WHEN Lisa Hardeman started out in the police force 40 years ago she thought if she made it to the rank of detective that'd be great.
In what is often a case of you can't be what you can't see, Commander Hardeman said at the time there were few, if any, women police officers progressing through the ranks.
"I didn't think there was a career for women in policing because you couldn't see people progressing," she said.
"I thought it was something I would enjoy doing and if I ended up being a detective that would be great. I did make it to be a detective which was an achievement, but luckily for me I had lots of people who encouraged me.
"I had a mentor later on in my career who made me keep looking at what is the next step, what more can you achieve and how can you make a difference."
She is the Commander in charge of the Priority and Safer Communities Division. She said the police force was a really good career for women and "there is the potential to do anything that you want."
Speaking at a Women in Policing forum on Tuesday, Commander Hardeman said in her role she worked with Aboriginal, youth, multicultural, disability, seniors and LGBTQIA+ people to improve their experience with police.
"I really love interacting with the community," she said.
Commander Hardeman also spoke about her instrumental role in establishing AFLW and was the 2022 NAB AFLW premiership cup ambassador.
Acting Assistant Commissioner Sharon McKinnon said the forum was an opportunity for women in the region to come together and discuss their challenges and opportunities.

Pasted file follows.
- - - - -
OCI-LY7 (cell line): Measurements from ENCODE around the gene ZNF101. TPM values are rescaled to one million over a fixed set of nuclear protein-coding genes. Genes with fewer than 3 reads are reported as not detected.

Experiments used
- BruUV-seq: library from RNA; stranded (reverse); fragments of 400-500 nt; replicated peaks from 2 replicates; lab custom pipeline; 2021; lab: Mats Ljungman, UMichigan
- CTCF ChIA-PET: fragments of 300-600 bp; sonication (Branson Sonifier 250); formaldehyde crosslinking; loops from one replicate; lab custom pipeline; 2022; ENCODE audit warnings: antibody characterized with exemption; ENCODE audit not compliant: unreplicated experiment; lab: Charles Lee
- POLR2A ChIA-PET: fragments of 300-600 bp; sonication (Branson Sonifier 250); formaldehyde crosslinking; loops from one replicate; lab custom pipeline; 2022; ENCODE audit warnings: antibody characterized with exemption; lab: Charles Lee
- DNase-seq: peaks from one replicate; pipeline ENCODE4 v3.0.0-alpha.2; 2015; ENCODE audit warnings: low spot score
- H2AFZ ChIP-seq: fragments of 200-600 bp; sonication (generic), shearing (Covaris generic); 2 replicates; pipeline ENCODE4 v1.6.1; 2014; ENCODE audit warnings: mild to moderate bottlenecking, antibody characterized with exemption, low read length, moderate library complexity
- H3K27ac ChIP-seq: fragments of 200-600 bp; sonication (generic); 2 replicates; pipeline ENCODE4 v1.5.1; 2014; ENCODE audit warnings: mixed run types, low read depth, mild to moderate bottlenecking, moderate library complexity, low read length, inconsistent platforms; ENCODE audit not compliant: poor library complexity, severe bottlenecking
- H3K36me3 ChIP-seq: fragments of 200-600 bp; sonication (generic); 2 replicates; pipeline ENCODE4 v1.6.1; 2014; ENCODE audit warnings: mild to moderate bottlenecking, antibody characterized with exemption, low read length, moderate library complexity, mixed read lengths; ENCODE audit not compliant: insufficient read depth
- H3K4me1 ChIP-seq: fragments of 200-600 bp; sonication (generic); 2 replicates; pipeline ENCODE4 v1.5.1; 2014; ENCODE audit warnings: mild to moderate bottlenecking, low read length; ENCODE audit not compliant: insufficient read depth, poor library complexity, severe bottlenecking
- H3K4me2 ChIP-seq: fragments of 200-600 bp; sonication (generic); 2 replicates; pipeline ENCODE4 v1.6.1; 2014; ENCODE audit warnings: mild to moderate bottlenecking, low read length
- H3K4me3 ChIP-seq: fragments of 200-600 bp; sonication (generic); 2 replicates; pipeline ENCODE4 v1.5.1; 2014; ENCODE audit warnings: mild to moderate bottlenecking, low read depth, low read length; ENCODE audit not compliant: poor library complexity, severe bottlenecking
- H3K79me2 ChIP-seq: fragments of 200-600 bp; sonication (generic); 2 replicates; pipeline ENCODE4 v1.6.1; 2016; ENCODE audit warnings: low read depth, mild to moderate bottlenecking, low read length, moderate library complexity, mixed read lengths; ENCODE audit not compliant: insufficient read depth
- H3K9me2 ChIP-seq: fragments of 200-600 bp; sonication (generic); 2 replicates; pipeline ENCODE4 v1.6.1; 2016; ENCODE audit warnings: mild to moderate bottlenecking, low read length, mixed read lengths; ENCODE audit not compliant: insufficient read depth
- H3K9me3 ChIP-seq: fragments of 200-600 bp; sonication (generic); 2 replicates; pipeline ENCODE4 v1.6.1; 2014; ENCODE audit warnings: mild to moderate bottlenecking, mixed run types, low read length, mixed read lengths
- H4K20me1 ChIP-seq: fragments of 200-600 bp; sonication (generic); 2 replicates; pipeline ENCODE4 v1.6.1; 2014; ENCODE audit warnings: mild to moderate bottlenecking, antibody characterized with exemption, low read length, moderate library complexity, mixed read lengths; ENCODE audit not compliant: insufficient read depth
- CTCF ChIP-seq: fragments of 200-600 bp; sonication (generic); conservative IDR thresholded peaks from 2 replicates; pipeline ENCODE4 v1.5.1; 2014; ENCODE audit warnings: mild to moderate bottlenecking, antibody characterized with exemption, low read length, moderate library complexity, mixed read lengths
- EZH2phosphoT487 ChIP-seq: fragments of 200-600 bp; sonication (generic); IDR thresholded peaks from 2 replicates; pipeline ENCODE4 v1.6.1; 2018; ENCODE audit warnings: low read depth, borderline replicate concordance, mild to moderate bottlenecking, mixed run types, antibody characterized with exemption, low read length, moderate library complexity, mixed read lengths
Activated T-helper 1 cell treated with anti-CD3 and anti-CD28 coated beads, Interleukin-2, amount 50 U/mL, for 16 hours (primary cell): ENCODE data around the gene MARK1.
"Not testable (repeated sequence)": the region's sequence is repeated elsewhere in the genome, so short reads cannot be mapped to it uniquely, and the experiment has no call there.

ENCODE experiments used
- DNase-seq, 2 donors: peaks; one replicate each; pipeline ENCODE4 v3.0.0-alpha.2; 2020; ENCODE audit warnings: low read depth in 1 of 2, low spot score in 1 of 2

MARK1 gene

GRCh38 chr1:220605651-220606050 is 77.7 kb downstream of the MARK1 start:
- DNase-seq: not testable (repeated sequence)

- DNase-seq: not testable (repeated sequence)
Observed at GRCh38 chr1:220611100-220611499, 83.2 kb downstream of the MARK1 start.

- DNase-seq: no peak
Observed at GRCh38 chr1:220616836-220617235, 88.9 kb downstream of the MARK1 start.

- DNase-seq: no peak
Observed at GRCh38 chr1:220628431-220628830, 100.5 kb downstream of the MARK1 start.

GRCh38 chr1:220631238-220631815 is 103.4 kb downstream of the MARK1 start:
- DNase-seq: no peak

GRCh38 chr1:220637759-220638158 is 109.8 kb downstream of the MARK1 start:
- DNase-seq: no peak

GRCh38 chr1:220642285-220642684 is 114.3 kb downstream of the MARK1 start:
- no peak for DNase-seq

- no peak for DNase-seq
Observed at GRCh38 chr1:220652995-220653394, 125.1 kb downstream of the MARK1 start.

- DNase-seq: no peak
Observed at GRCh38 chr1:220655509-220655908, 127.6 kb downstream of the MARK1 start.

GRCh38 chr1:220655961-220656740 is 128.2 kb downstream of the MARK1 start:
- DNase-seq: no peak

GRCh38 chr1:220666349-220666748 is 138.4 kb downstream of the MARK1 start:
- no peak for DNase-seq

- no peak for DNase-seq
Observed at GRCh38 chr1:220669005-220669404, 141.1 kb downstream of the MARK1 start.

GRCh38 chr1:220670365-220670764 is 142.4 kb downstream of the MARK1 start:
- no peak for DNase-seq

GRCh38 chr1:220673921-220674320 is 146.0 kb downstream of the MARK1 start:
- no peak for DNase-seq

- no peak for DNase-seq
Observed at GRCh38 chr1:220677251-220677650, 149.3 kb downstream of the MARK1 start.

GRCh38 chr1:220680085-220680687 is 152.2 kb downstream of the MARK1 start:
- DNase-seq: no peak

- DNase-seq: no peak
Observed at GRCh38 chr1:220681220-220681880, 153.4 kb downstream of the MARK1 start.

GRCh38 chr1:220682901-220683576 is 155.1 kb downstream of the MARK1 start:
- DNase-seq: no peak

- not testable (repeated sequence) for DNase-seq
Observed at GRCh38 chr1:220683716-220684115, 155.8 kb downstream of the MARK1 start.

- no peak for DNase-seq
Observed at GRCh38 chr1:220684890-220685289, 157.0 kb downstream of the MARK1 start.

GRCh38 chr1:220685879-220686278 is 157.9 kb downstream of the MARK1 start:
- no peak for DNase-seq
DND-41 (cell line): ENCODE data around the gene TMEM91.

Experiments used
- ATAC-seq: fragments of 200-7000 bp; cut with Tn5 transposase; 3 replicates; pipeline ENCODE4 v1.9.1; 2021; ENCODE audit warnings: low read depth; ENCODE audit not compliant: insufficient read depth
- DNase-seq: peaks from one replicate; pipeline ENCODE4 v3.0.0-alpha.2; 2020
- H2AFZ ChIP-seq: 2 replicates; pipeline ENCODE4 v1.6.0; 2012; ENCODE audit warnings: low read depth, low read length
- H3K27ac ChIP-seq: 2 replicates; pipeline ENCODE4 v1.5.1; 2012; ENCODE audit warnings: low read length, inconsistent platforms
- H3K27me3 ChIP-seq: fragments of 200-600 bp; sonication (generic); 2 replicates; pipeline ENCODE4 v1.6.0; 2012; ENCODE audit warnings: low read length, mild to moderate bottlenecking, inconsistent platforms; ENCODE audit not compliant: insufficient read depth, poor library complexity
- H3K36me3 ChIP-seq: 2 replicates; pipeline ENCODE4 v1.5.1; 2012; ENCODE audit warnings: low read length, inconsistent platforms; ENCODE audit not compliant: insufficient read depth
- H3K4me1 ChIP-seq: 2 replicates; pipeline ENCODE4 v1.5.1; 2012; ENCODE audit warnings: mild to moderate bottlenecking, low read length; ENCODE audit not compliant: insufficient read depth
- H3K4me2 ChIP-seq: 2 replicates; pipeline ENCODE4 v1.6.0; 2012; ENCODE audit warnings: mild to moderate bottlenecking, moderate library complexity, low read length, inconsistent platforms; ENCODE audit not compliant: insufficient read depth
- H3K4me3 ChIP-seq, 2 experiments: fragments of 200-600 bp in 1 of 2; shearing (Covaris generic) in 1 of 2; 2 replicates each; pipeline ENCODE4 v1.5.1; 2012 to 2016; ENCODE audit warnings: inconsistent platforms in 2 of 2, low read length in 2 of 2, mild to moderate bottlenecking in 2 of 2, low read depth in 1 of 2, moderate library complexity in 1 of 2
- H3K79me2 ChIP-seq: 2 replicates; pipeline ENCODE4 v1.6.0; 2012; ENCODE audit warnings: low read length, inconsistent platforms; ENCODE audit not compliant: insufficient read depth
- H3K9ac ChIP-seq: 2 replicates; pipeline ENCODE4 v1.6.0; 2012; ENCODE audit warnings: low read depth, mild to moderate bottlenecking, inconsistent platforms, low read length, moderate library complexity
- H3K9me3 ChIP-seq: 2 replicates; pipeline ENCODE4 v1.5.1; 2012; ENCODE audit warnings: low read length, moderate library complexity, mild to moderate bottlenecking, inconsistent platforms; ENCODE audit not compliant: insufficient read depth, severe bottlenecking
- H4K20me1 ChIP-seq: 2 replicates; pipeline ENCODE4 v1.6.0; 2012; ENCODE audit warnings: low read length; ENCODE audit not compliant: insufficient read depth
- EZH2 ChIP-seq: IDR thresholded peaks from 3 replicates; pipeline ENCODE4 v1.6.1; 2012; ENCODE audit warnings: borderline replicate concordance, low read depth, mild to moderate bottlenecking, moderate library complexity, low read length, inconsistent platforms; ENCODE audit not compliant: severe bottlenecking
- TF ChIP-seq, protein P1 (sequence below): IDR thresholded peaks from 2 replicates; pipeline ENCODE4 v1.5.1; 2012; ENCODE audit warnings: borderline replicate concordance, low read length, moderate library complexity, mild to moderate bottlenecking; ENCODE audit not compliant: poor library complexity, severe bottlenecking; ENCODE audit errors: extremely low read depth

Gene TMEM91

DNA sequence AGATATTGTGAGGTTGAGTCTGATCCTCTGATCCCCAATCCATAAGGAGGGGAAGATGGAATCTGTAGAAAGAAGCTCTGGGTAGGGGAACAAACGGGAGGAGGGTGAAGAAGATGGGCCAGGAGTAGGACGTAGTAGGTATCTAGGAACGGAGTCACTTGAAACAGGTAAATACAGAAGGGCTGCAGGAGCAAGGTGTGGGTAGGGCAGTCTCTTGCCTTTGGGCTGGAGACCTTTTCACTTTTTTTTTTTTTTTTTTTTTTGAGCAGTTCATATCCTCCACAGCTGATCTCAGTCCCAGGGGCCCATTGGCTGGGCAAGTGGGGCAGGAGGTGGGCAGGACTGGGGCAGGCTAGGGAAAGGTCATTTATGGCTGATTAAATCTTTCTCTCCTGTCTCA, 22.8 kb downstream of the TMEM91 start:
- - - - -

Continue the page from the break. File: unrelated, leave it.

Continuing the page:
"It's also strengthening the numbers of women and encouraging recruitment of women," she said.
"We still have a very low ratio of women in policing and we don't seem to retain women. Sometimes when they go off and have families it's very challenging for us to keep them in the senior ranks."
Acting Assistant Commissioner McKinnon said working in Warrnambool while raising young children had provided a great work/life balance.
"Now my children have grown up and we've gone back to Melbourne and I've been able to pursue more senior ranks as a result of being able to stay in the workplace and that's what country policing actually offers to families," she said.
"You can actually still pursue a career while your children are at a certain age, I could manage both.
"We have networks right across the state and it's about increasing the representation of women in policing, but also the opportunity to look at some of the challenges that we have as a gender and also work through problems to advance all diversity within the police force.
"When we do come together we actually find out we're tackling similar things."
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